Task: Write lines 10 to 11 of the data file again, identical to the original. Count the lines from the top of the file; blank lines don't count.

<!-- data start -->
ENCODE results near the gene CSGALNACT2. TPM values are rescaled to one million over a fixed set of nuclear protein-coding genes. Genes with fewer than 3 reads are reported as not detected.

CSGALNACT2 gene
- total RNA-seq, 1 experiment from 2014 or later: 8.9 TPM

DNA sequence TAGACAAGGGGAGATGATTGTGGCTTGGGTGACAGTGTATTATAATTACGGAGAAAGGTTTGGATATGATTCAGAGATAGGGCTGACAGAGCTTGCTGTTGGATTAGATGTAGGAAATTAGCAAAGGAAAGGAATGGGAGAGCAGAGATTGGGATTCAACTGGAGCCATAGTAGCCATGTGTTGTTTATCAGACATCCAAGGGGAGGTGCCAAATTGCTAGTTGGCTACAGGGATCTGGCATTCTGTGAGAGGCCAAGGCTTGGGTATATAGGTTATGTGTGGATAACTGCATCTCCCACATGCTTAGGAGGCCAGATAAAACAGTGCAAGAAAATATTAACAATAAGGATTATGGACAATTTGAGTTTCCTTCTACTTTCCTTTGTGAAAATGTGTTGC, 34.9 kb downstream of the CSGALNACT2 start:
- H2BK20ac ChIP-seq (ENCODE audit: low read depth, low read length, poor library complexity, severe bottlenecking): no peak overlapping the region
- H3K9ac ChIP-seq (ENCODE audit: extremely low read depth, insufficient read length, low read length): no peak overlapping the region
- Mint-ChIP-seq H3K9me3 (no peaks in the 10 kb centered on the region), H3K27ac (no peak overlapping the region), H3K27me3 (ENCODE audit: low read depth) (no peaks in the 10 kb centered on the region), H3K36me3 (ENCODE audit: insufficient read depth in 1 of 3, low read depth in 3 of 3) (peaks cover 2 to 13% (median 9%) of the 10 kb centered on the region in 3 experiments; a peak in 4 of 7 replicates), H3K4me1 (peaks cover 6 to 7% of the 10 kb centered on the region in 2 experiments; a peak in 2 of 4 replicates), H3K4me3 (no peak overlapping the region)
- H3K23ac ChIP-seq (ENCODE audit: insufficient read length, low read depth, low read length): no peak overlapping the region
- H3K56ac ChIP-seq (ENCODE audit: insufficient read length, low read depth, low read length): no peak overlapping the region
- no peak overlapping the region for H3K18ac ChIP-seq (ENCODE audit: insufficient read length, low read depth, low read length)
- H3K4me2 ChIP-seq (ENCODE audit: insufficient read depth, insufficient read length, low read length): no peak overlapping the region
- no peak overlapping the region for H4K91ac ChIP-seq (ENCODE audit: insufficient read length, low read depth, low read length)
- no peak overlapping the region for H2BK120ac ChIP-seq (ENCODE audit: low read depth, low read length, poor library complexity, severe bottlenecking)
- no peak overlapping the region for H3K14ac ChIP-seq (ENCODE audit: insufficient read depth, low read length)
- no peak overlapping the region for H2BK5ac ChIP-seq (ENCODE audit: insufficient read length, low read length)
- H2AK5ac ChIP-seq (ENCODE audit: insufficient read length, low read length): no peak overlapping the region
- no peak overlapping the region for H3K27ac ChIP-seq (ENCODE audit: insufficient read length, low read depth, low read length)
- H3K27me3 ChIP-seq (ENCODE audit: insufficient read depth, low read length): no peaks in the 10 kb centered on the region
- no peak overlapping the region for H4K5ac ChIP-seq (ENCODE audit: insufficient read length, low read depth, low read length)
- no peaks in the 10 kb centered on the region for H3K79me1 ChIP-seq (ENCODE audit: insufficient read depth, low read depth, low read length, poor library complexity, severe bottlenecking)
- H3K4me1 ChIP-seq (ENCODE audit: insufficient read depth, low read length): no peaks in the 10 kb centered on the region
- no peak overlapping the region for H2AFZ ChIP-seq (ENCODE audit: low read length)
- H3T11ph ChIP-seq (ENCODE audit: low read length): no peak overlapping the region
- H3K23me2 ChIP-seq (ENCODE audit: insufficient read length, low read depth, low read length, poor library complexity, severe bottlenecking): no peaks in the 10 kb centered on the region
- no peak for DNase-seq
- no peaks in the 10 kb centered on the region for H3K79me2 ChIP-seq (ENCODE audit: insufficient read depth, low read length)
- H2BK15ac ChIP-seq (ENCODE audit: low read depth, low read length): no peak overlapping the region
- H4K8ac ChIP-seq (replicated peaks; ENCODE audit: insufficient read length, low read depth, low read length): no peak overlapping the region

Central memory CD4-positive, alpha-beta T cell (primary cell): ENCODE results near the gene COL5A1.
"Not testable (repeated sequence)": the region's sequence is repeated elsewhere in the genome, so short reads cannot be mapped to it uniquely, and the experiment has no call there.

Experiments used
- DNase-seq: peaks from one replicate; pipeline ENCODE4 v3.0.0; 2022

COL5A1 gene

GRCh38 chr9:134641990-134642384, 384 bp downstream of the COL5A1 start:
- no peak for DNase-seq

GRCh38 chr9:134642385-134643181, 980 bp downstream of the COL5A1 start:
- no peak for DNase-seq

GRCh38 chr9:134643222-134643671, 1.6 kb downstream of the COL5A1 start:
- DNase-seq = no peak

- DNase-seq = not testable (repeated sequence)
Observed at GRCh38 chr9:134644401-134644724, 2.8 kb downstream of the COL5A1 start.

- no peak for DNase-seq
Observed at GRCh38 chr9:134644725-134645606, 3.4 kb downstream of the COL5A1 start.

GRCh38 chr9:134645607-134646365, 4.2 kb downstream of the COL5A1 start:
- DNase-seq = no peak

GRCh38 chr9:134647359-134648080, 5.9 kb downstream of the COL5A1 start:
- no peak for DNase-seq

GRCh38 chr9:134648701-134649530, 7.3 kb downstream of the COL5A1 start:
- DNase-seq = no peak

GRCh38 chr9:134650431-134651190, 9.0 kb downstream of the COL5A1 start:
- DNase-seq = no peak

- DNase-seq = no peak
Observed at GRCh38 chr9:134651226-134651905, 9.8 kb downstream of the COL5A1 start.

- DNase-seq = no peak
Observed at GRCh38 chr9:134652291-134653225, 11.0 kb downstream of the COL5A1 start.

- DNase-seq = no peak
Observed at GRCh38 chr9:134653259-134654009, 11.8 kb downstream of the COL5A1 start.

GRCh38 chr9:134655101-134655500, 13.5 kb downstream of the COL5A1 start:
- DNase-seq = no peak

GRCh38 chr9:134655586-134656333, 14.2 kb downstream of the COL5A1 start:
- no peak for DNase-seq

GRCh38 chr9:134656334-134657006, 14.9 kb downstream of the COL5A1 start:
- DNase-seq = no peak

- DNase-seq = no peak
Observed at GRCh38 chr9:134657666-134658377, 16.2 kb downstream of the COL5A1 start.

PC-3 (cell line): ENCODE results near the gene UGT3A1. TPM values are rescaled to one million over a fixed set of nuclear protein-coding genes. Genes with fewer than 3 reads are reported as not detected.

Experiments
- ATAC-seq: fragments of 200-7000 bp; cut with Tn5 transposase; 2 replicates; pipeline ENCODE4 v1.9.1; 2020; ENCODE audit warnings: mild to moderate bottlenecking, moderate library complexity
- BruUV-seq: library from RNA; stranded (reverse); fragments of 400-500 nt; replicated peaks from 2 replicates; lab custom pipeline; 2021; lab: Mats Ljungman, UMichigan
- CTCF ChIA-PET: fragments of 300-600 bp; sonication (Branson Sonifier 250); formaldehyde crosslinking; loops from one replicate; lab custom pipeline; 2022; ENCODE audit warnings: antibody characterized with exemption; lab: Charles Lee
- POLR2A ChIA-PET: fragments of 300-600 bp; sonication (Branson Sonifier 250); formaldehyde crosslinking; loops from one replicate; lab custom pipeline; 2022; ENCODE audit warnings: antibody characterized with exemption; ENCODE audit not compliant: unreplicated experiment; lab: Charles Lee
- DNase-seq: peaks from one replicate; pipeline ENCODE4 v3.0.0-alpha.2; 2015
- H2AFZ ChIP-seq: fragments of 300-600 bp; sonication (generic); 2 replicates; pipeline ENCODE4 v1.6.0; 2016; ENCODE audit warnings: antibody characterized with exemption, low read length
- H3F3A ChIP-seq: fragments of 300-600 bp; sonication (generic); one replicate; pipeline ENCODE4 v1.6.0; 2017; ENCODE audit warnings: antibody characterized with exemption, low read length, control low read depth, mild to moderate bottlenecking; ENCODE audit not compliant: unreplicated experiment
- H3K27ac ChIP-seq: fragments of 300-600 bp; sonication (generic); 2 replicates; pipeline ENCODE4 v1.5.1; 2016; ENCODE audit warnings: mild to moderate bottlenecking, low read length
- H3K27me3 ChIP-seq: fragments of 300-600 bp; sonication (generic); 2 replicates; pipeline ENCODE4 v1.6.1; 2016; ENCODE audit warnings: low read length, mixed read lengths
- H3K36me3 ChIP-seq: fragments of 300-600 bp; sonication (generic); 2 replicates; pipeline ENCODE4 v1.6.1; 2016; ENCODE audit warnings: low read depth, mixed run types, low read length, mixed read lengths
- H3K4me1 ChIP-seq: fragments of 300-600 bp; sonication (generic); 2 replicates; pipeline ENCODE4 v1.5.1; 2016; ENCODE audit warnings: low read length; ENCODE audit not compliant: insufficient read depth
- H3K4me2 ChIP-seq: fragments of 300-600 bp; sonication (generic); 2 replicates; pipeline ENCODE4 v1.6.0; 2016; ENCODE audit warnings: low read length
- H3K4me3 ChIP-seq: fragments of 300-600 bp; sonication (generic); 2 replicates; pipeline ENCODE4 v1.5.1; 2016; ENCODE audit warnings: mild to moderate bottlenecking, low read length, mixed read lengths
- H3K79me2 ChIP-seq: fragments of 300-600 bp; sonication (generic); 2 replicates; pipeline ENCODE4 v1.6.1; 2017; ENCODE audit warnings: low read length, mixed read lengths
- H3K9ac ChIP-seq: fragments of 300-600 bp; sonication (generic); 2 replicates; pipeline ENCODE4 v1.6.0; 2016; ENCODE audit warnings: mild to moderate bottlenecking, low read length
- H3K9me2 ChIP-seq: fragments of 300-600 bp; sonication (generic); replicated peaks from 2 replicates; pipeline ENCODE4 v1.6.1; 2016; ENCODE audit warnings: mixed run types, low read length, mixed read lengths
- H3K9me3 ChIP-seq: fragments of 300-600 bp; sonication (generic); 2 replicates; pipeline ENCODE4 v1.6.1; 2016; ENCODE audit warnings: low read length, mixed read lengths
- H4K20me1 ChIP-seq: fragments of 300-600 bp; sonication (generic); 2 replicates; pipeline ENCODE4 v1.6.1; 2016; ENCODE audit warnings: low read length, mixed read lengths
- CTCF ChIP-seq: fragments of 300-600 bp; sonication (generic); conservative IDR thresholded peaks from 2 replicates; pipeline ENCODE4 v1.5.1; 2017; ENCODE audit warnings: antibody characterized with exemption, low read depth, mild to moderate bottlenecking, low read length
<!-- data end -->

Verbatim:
- no peak overlapping the region for H3K18ac ChIP-seq (ENCODE audit: insufficient read length, low read depth, low read length)
- H3K4me2 ChIP-seq (ENCODE audit: insufficient read depth, insufficient read length, low read length): no peak overlapping the region